If Aunt Gertrude decides that she no longer wants her niece Milly to be her attorney-in-fact (often referred to as her ‘power of attorney’), then she needs to take action. It is up to Aunt Gertrude to revoke the Power of Attorney document and to remove her niece from her position.
“I didn’t know you could do that” is the most common response I hear.
Yes, you can do that. In fact, the principal, in the case Aunt Gertrude, is in control. Aunt Gertrude needs to tell her niece Milly “I no longer want you to be my attorney-in-fact.” She should also have her attorney draft a letter, formally revoking Milly’s authority as the attorney-in-fact. It is better to have a writing on this matter.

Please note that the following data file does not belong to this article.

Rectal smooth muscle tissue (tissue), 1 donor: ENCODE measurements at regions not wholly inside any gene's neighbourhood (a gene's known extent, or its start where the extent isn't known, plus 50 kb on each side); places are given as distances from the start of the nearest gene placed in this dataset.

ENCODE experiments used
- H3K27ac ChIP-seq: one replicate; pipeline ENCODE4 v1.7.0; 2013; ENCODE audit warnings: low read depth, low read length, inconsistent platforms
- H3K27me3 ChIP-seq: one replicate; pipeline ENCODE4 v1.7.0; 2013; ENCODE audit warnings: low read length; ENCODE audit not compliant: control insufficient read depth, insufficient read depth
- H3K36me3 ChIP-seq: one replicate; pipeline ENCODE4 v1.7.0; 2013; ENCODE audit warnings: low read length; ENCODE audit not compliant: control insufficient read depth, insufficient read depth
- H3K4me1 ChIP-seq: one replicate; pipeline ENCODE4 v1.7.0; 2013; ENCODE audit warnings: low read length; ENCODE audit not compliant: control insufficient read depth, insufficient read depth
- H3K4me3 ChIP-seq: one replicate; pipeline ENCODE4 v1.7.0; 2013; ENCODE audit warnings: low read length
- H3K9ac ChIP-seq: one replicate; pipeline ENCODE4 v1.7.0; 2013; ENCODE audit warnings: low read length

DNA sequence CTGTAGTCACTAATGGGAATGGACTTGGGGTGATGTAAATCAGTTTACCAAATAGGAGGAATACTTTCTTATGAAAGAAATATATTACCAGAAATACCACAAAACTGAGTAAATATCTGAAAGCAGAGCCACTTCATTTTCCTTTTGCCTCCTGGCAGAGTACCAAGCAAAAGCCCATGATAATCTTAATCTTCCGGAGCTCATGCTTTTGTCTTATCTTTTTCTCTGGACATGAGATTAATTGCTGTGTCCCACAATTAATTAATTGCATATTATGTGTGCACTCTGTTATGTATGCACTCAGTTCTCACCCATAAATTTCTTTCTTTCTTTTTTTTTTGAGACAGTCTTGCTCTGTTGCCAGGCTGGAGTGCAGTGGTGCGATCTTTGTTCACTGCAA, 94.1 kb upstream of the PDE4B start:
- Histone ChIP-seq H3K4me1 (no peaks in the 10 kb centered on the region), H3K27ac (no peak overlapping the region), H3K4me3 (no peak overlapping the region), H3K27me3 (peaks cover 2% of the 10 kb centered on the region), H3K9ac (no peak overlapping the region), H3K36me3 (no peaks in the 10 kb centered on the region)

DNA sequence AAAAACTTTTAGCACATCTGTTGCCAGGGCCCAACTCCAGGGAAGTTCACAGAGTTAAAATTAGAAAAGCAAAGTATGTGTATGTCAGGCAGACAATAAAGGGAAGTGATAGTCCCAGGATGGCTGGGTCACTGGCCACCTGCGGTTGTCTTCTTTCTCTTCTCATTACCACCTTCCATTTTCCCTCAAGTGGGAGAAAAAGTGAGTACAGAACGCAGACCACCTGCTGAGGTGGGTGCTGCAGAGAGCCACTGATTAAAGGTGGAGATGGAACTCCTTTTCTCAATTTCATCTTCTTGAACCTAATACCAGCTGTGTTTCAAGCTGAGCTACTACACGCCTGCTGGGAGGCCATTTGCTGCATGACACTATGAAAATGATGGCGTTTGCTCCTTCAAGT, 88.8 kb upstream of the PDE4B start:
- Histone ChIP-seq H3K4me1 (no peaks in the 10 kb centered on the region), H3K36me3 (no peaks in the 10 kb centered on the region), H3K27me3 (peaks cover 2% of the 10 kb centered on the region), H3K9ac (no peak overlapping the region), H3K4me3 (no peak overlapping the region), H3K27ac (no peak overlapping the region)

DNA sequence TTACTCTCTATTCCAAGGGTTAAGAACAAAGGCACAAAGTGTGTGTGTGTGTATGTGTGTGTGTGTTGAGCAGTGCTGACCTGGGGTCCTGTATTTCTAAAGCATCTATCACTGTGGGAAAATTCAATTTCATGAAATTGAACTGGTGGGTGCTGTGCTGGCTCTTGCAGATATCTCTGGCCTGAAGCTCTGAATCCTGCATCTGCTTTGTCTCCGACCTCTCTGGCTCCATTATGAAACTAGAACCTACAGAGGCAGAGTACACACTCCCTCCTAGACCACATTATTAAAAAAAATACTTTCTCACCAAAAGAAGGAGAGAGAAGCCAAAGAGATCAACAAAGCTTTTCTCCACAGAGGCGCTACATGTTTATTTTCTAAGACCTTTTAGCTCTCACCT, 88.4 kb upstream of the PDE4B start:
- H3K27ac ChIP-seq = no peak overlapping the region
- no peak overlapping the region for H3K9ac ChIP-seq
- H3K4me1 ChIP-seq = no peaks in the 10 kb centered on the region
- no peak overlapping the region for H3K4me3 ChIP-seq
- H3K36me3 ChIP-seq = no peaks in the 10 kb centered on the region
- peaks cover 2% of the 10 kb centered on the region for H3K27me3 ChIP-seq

“But what if she won’t go? What if Milly says “Oh no. I have the POWER!” Don’t laugh, this happens more than you might think it does. Aunt Gertrude simply needs to say to Milly “You are no longer my attorney-in-fact.” Practically speaking, Aunt Gertrude will also have to make arrangements to have someone else assist her, if at all possible, in writing a formal letter and helping her to choose a new attorney-in-fact.
Sometimes this can be uncomfortable, but it is often the only way to stop the abuse of the power of attorney document.
Please contact Mateya Law Firm to help you with your estate planning needs, including the Power of Attorney document.